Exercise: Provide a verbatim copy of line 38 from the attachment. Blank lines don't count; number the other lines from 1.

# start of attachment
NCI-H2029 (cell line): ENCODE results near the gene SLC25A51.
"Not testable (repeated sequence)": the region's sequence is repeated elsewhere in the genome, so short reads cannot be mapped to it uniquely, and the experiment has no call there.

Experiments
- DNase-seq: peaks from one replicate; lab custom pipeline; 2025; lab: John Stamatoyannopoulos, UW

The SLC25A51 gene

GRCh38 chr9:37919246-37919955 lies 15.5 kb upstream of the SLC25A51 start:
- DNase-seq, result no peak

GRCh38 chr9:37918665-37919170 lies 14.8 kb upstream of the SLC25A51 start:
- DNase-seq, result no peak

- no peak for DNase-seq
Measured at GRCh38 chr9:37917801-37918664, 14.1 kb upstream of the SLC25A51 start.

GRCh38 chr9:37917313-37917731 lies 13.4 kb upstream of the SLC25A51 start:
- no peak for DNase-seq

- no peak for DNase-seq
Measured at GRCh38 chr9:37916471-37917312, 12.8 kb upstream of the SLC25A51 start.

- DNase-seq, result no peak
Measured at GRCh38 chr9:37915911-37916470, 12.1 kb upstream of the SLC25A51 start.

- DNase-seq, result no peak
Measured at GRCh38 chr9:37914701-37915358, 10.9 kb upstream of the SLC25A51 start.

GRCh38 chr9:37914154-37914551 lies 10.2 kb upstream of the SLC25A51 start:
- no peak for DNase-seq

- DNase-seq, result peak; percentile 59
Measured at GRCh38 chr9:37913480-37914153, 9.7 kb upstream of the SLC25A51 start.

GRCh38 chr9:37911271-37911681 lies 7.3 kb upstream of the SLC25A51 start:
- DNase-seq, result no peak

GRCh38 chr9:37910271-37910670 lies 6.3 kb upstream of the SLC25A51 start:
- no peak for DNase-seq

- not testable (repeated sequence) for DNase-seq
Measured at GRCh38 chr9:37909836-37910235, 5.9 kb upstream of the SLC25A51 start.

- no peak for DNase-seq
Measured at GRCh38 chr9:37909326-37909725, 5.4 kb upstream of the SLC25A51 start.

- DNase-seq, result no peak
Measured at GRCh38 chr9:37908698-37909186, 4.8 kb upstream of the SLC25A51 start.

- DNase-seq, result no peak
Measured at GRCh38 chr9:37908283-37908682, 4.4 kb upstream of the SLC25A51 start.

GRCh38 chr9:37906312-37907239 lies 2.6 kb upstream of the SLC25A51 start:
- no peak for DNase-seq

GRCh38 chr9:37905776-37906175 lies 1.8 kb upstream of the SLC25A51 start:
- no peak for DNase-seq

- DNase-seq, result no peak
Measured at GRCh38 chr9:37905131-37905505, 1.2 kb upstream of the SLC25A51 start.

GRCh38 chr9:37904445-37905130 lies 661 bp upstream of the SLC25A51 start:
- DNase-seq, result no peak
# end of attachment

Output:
GRCh38 chr9:37905776-37906175 lies 1.8 kb upstream of the SLC25A51 start: